My experience in ministry tells me that transfiguration happens through God alone. Heck, I am not even sure I am really capable of transformation! I know we can’t produce transfiguration. But, the divine moment when you look at a student or human and recognize that something is completely transformed, is beyond our creative capacities. It is the exclusive product of divine action. It is wonderfully beyond our control and measurement. It emerges from unexpected places and unexpected moments and shocks us. It violates our sense of what we once thought was possible. Transformation is uncommon because it takes so much work, time, and energy. Transfiguration is miraculous because it is impossible until it happens.

In the ministries I run, we value doing the right ministry, the right way, at the right pace. We think that transformation is often something that happens over years and perhaps even over generations. It is work that is difficult and requires mutual relationship. It is not possible without the Spirit. It does not produce a Christian caricature, but the real McCoy that only God can see and draw out of each one of us. Every once in a while we see a true transfiguration and we give thanks and plod on.

It’s a wonderful calling.



Graduation Day...Awesome!

Matthew Overton

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Every year as I do ministry there are certain days that I look forward to and certain days that are stressful, but well worth every ounce of effort. Last Sunday was a bit of both. The student job skills/life skills ministry that I created had it's annual meal and certification. It's a day when our mentors and students (Blacksmiths and Apprentices as we call them) come together to feast, share, and celebrate all the fruit that we have seen in our program. We started with 23 students and finished with 20.  It was an amazing process as usual. Let me share a few of the highlights.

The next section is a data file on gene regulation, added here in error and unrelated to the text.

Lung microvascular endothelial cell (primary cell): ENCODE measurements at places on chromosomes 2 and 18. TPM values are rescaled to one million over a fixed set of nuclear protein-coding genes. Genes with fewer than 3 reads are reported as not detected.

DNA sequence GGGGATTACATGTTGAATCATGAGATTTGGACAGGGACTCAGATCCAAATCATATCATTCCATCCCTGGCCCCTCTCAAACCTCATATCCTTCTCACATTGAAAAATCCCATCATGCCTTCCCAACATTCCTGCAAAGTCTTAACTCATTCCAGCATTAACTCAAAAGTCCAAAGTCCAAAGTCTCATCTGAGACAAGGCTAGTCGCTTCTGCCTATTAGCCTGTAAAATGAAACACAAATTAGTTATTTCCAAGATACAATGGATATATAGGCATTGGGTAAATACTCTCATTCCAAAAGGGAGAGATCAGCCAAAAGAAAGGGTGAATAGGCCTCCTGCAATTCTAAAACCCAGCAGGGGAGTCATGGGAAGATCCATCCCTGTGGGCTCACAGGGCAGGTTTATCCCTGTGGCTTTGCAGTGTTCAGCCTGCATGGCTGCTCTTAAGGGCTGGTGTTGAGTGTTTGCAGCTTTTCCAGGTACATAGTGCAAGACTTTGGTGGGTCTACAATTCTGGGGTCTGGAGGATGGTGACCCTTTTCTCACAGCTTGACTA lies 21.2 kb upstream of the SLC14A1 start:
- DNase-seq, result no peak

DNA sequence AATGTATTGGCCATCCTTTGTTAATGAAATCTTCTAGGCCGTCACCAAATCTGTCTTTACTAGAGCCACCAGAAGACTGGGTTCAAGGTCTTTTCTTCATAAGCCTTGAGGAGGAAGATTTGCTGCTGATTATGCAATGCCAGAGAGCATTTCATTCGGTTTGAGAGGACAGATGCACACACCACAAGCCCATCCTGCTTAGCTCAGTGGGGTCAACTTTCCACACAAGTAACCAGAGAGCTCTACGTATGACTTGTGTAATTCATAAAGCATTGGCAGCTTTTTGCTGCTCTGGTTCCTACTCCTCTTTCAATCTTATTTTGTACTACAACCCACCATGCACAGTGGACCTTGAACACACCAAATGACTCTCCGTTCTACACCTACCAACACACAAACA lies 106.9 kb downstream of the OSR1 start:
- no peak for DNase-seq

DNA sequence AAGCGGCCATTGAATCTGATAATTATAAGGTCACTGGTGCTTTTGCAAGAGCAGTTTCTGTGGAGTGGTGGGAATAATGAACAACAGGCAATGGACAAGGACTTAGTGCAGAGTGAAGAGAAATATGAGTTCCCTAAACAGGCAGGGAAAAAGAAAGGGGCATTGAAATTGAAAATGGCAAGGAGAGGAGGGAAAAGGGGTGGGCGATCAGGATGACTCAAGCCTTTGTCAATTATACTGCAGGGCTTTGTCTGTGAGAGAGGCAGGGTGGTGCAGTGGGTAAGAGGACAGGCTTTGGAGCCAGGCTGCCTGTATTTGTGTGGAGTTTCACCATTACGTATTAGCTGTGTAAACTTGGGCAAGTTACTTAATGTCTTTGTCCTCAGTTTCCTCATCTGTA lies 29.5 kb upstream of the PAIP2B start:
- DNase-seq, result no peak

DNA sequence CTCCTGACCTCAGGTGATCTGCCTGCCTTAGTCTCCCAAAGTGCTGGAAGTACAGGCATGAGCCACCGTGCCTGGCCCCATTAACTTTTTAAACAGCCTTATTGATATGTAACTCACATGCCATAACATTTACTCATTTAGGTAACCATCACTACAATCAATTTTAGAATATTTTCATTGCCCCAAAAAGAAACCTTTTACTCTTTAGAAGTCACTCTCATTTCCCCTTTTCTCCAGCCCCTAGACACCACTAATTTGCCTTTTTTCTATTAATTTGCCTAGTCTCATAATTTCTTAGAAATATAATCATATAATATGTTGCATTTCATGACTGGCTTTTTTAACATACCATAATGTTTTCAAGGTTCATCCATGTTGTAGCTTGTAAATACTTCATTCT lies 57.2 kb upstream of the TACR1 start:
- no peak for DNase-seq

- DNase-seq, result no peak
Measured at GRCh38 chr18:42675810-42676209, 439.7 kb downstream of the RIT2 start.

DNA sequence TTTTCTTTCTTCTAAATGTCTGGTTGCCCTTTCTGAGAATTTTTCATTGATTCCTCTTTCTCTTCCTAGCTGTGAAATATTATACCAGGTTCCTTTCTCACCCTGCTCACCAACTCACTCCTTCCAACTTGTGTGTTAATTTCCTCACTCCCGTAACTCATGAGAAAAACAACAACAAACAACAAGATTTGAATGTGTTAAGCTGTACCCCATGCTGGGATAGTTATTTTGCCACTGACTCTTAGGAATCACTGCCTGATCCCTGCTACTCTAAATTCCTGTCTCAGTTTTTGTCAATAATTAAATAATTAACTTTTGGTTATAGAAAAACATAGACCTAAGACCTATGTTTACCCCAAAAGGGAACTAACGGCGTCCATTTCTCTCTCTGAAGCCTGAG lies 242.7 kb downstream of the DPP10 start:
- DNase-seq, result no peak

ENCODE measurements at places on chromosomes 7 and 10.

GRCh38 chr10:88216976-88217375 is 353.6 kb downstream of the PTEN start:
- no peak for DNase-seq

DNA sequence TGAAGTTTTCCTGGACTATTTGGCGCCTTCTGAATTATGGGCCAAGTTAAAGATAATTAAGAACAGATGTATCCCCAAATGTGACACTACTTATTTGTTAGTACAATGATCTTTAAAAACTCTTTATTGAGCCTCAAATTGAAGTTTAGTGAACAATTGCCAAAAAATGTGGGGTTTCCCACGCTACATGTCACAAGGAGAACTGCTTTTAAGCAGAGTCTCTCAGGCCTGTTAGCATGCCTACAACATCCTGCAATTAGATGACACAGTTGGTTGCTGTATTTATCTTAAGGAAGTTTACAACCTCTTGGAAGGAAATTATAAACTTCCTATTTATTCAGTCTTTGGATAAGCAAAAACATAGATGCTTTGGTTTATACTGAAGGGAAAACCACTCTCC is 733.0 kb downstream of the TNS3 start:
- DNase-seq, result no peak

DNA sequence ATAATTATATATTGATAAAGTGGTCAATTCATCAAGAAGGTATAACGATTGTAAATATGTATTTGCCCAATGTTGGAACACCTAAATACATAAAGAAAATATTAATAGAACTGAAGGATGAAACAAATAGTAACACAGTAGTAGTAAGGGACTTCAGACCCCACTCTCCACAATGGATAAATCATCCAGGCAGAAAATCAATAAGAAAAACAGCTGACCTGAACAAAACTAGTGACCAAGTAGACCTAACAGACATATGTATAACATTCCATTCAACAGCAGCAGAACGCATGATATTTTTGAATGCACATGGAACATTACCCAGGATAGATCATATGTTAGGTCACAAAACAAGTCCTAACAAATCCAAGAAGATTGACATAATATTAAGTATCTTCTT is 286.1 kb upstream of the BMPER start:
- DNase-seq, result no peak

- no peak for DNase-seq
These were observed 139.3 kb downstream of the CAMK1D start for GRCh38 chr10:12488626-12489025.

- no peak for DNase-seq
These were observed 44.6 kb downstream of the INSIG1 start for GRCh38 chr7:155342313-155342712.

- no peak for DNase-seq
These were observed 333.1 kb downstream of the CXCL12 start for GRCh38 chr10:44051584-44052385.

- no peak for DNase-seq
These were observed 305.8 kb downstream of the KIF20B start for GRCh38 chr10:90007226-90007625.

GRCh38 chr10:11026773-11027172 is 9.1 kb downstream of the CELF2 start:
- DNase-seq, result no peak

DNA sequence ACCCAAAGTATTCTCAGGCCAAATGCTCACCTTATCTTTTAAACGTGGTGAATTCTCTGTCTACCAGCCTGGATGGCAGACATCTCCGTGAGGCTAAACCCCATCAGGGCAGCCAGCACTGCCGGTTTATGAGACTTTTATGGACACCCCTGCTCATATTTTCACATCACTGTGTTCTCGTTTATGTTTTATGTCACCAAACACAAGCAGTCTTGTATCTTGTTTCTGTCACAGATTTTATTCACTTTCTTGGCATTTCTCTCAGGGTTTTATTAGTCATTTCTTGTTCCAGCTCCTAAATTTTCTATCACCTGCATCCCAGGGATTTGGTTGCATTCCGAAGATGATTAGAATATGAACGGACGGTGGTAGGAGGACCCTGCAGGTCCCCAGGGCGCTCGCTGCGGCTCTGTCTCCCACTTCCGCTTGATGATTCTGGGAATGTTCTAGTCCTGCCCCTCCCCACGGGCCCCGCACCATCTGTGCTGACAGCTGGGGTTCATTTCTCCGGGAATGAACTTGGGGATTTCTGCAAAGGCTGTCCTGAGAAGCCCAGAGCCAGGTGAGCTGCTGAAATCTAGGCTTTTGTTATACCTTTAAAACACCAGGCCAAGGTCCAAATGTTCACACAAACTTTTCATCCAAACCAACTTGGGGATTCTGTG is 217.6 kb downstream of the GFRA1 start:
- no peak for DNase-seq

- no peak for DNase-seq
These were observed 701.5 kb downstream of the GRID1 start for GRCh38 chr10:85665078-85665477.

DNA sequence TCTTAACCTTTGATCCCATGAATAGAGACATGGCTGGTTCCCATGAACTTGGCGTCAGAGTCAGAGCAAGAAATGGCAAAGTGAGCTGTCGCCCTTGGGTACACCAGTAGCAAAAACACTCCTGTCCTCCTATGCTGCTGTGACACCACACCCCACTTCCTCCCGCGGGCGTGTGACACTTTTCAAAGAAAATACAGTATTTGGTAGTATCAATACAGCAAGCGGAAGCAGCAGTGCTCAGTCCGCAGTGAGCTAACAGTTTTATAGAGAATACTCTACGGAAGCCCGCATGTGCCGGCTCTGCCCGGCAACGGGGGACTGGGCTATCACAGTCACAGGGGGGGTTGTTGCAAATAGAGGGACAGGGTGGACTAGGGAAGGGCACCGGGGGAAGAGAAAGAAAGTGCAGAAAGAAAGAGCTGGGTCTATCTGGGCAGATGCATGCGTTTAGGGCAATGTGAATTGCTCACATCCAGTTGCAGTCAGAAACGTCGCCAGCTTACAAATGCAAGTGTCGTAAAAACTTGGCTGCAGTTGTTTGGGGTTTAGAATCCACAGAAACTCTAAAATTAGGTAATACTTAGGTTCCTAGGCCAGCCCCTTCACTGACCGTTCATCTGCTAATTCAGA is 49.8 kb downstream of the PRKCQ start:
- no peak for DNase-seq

-One student shared that their mentor, who has been one of our best youth leaders at our church, is an amazing human being. They shared openly that they have never had healthy adults in their lives and that they were really grateful for their mentor. This student will be coming on our youth service trip at our church this year for the first time.

-Another shared that their mentor seemed like a mirror 20 years into the future and that they were grateful that they could learn from their mistakes in career and money.

-A student with difficulty in social interaction shared that they have done a lot of technology programs before, but that in our drone program they realized that they have never treated their instructors as people. They have treated them as things that were there to give them something.  I was floored.

-An adult shared how they blew it this year. They admitted that when they started as a Blacksmith in our program they treated like a program rather than an opportunity for human relationship. They think they drove their student off. I don't agree, but it was amazing to see a grown adult in our world own a mistake for a change in front of teenagers.